We have a distinguished faculty with a commitment to first-rate research, teaching, and service, along with a dedication to our theme of Social Economy and Social Justice: Gender, Race and Class in a Global Context. Our faculty members specialize in a wide variety of sociological subfields (see our Faculty Profiles page), write influential books, and publish widely in major sociological journals. A significant number consider themselves to be public sociologists, whose work is influential beyond the academy, and many engage in activism at the local level and beyond.
Their teaching and mentoring is reflected in our award winning students and alumni. Students work closely with faculty on research and publication projects, and we have many examples of co-authored publications between faculty and students, both graduate and undergraduate. We encourage a very broad, interdisciplinary approach to sociological inquiry, and a collaborative, flexible learning environment in which students can achieve their full potential.
To see faculty specialties and access their websites, check out our Faculty Profiles page. To examine some of their course syllabi, see our Syllabus section (which has syllabi going back to 2007). The Faculty Clusters page is intended to help graduate students form committees for their MA theses, area exams, and dissertations. Keep in mind when viewing it that we do have faculty in specialty areas not included on the clusters page, and that students are also free to solicit faculty from other departments within BC and from other universities to serve on their committees.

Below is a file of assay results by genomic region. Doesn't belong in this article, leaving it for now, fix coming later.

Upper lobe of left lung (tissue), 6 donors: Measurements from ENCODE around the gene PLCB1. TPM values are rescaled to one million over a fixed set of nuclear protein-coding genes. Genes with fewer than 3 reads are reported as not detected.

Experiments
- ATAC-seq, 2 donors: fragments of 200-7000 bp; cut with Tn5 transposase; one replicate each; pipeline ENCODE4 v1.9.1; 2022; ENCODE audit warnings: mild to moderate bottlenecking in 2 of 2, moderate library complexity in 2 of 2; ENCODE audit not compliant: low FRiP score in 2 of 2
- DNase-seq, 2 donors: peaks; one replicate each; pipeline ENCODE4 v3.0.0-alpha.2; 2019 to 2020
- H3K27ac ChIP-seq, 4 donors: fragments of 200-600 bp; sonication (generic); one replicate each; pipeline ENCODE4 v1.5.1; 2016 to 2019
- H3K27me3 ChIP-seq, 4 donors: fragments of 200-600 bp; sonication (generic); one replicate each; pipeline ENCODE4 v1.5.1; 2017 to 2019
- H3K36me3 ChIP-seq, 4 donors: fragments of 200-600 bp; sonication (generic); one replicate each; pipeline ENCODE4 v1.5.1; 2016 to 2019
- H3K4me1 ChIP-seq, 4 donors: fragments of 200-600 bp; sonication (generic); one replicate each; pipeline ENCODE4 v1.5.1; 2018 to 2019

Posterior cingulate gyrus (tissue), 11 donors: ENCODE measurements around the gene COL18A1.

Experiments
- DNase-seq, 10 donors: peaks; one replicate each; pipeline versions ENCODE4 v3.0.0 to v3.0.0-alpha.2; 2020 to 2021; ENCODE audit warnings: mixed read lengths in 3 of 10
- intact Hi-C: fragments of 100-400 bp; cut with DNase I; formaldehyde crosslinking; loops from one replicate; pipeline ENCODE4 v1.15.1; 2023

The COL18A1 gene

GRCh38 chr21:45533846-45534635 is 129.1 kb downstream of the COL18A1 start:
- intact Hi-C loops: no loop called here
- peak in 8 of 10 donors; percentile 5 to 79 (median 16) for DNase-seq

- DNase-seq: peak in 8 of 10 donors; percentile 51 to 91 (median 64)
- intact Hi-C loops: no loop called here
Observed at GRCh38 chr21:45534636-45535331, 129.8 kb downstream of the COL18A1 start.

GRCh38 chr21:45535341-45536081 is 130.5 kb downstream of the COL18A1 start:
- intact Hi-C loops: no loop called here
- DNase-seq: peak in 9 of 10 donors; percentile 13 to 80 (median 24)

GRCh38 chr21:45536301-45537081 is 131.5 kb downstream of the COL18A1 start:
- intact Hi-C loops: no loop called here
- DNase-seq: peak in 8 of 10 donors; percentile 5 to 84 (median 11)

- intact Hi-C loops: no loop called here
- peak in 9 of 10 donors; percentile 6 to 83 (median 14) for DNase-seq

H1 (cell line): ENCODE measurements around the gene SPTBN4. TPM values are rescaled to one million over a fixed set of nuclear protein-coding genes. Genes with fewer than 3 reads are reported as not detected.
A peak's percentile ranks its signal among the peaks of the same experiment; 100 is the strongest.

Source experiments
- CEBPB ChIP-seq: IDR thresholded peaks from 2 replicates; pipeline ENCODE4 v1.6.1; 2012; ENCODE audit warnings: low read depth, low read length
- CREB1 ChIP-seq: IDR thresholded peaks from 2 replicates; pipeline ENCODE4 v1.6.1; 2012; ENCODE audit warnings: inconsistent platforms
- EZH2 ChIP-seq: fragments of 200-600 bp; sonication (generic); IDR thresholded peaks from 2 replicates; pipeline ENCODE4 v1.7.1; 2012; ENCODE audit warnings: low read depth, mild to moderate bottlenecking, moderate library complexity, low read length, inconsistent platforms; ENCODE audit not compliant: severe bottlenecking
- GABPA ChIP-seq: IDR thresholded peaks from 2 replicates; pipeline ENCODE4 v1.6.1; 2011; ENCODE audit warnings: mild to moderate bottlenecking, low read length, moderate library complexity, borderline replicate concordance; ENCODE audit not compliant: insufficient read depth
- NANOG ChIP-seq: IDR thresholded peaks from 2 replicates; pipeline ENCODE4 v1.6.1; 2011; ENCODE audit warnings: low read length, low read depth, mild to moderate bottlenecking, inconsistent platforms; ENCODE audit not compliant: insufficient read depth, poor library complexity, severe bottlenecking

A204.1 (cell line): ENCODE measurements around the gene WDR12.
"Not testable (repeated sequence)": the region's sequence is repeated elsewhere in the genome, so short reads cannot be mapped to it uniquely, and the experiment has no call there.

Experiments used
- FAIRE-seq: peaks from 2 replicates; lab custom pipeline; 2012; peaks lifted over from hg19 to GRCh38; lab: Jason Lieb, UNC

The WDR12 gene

Sociology Research Professor Lisa Dodson’s latest book, The Moral Underground: How Ordinary Americans Subvert an Unfair Economy, has generated a great deal of surprise, media attention, and debate. She describes it on a brief online interview with the Boston College magazine.
Associate Sociology Professor Shawn McGuffey, recent winner of the Best Article Award from the ASA's Sexuality Section, has expanded his research with the Black Sexuality Project into a large, four-city project. He’s also supplemented this research with comparative work in South Africa.
Professor Charlie Derber is a prolific author on a range of topics (his latest book, The Surplus American: How the 1% is Making Us Redundant, focuses on the repercussions of financial inequality). Like many of our faculty, he’s also an outstanding mentor to students. He coauthored The New Feminized Majority with sociology major Katherine Adam, who is the first BC student to publish a book based on her undergrad thesis.